“Now They Love Me For Me”: One Teen’s Coming Out Story

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I always knew, ever since elementary school, that something was different about me. That was when I got my first crush on another boy. He was one of my best friends at the time. Recently, I found out that he stopped being my friend because he had a “funny feeling” about me. He told one of my other friends that he thought that I was gay.

Well, surprise, he was right.

Ever since I was little, my relatives have seen me as one of the more feminine guys in my family. But growing up, I tried as hard as I could to hide who I was from them.

My attraction to males grew stronger as I got older and I didn’t know what was going on. In seventh grade, I started secretly identifying as bisexual. But everything changed in freshman year, when I realized for sure that I was only attracted to guys, not girls. That summer I had my first boyfriend. The only person in my family that I trusted enough to tell was my sister. My boyfriend and I broke up at the beginning of the school year.

Around the same time, my dad found out about my sexual orientation. He found an old journal of mine where I wrote about liking men. Afterwards, he asked me if he had done something wrong in his parenting — as if my sexual orientation were a choice. To me, his reaction was very heartbreaking. Even though he didn’t kick me out of the house, it was like he was telling me, “I don’t’ love this part of you. I only love you because you’re my son.”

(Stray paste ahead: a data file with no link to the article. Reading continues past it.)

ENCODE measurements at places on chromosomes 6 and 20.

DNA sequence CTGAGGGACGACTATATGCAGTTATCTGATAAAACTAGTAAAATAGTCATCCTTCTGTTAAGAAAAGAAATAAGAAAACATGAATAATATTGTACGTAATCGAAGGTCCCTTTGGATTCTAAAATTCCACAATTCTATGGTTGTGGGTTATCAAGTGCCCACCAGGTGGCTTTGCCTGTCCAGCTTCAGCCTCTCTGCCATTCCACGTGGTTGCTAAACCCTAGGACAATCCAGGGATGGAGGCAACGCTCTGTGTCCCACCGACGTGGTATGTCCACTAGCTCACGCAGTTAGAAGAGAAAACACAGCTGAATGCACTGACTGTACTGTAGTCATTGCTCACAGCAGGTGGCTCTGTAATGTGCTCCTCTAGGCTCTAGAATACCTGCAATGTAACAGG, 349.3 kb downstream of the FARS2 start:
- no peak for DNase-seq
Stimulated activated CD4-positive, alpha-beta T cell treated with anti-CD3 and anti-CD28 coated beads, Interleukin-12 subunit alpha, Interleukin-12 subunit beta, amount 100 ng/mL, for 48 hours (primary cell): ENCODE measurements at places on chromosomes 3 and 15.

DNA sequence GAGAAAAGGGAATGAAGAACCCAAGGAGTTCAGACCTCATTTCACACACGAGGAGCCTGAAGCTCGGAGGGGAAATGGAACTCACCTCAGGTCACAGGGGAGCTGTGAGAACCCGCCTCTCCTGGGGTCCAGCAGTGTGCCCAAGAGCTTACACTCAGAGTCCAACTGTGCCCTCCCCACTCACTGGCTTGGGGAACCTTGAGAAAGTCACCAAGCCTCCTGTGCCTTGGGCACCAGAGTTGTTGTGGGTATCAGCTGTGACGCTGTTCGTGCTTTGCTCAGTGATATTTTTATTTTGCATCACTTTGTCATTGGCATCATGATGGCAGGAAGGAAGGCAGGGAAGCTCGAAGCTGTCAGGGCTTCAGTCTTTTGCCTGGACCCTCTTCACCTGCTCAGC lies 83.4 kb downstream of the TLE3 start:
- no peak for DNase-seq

I came out to the rest of my family a few months later. It was my big birthday idea to tell them that I was gay. I was very scared because a lot of people in my family that are close to me don’t support LGBT people at all.

That day, I was very nervous. I didn’t say anything the whole night because I was so anxious. For most of the party, I stayed quiet. Then, when a group of my family members was about to leave, I exclaimed, “I have something I need to tell you guys”.

Everyone turned to look at me. I sat back on the couch and held my sister’s hand so tightly it hurt. In that moment, I was ready to die. Finally, I worked up the courage, and the words escaped my mouth. “I’m gay,” I said. The room filled with silence and surprised looks. And then, my family spoke.

“OK,” they said.

I was shocked. It was no big deal to them! I had worked myself up for nothing.

It was a scary process, but now that I’m out to my family, I feel free knowing they love me for me. Even though we may have our hiccups about the topic I’m still accepted.

Coming out required me to first love myself, and then to believe that someone out there and would love me back. Now I know that being gay or bi or whatever is not a problem, and there is nothing wrong with people like me just because we love the way we do.

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